My question regarding the “real” reason for this retraction: did the authors fail to properly register this new species in some way?

          Not to imply that this happened, BUT… the only reason that I might think this sort of retraction could be valid (if there wasn’t a mistake):

          Since this is non-experimental science, it’s possible for 6 people to discover a species and to submit two papers with 3 authors each simultaneously and independently. I don’t know if this is generally considered OK/ethical, but retracting second publications of the same species would discourage this behavior.

          On that note, is anyone away of a situation where two authors/groups that gathered the same data, submitted it twice (alerting editors and cross citing) with strongly differing text/interpretation?

        2. After browsing the metadata of both papers

          Phytokeys paper
          …Received July 25, 2012; Accepted September 3, 2013.
          Published online Sep 9, 2013

          NJB paper
          Subject Editor: David Boufford. Accepted 22 February 2013
          “…published online on 11 December 2013”

          Phytokeys cites a June 2012 date of going into the forest and discovering the sample, and their manuscript was received in a month but took a year and a month for acceptance.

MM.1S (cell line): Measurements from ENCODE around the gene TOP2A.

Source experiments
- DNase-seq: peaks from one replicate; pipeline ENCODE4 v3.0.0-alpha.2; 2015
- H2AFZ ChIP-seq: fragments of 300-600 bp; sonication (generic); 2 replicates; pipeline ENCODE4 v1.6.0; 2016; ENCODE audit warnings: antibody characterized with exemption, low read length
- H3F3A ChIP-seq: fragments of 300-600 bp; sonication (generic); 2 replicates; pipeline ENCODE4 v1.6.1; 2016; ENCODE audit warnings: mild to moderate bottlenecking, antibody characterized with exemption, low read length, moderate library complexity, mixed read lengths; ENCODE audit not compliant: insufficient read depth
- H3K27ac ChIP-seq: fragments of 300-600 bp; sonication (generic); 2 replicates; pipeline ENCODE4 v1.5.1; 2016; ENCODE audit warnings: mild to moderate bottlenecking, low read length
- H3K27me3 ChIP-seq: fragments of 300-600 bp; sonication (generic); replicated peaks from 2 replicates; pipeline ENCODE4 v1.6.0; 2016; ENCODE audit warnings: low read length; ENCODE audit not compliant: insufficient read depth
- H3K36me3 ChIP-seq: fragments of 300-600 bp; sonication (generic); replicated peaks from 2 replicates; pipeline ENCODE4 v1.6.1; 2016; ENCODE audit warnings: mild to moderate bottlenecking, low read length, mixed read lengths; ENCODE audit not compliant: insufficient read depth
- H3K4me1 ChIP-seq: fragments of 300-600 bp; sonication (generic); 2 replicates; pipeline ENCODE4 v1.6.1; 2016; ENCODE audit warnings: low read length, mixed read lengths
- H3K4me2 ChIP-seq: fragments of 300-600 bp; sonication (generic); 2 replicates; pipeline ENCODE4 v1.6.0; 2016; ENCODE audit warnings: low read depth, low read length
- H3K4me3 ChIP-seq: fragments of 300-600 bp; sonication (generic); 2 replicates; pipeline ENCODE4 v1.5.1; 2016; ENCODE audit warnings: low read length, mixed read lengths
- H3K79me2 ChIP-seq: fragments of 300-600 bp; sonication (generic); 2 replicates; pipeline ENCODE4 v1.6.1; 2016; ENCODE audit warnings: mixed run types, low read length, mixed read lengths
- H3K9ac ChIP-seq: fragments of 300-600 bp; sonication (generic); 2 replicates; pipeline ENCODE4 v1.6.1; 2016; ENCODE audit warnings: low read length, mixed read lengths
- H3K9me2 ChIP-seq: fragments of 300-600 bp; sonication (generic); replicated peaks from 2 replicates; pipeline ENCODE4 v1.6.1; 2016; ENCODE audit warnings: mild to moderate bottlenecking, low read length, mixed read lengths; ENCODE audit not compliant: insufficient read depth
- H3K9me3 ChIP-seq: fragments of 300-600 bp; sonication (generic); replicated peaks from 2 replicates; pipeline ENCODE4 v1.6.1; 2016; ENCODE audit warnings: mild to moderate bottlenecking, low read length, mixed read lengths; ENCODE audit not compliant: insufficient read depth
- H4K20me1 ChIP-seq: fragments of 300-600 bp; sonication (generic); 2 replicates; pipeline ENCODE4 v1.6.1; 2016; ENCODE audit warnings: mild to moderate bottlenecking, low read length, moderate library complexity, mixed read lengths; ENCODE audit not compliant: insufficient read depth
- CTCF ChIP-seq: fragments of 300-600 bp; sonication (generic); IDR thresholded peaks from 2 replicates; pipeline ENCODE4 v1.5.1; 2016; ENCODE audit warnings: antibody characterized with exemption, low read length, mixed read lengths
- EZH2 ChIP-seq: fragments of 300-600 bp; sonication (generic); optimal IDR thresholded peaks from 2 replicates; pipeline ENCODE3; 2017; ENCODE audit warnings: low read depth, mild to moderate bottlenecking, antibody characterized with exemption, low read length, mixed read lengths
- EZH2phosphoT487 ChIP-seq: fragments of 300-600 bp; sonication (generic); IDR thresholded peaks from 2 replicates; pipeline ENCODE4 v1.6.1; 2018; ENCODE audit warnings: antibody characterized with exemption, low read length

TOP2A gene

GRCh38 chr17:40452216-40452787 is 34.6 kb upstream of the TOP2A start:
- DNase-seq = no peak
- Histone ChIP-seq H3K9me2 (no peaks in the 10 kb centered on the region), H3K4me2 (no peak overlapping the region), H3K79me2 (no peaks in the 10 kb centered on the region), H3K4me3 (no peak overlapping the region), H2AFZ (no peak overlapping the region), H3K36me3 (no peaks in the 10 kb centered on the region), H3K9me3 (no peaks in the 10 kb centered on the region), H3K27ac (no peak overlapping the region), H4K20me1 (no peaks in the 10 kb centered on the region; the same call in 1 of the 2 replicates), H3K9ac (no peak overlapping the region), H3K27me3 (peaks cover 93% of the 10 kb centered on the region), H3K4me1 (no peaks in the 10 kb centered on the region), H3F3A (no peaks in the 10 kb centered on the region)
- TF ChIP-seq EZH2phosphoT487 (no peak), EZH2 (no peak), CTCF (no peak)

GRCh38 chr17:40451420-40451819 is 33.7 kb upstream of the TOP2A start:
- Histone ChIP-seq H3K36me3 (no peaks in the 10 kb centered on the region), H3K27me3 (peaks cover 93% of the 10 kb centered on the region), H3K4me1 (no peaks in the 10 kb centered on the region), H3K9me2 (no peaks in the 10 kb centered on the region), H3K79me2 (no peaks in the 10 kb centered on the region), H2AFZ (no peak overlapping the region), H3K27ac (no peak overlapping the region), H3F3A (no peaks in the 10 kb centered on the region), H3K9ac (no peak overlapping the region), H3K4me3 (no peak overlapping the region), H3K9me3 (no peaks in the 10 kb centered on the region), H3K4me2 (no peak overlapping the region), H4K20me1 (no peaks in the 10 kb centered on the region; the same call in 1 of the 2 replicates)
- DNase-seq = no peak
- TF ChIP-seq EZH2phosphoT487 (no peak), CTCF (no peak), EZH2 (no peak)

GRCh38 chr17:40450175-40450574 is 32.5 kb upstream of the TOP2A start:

The NJB paper mentions “a.s.l., Jul 2012”. This was definitely a race to the finish.

          I didn’t realize this kind of scenario could happen, but the proof is in the retraction notices.

          1. These dates makes the story even weirder: the NJB paper was accepted for publication about 6 months before the Phytokeys one, but published later because NJB took 11 months to get it online… If NJB had done its work correctly, that paper would have been the first… Whatever the case, I don’t see any reason for a retraction, just a correction that states that according to the botanical Code the other name is earlier and hence the valid one.

  4. As with Laufeyn (April 22, 2014 at 3:52 pm), I find this retraction bizarre. International Codes of Nomenclature were set up to deal with numerous problems including priority (and failures to comply with the codes). if there was no malfeasance, then there should have been no retraction.

    Suppose the papers actually describe similar but separate species? That should be an interesting nomenclatorial mess.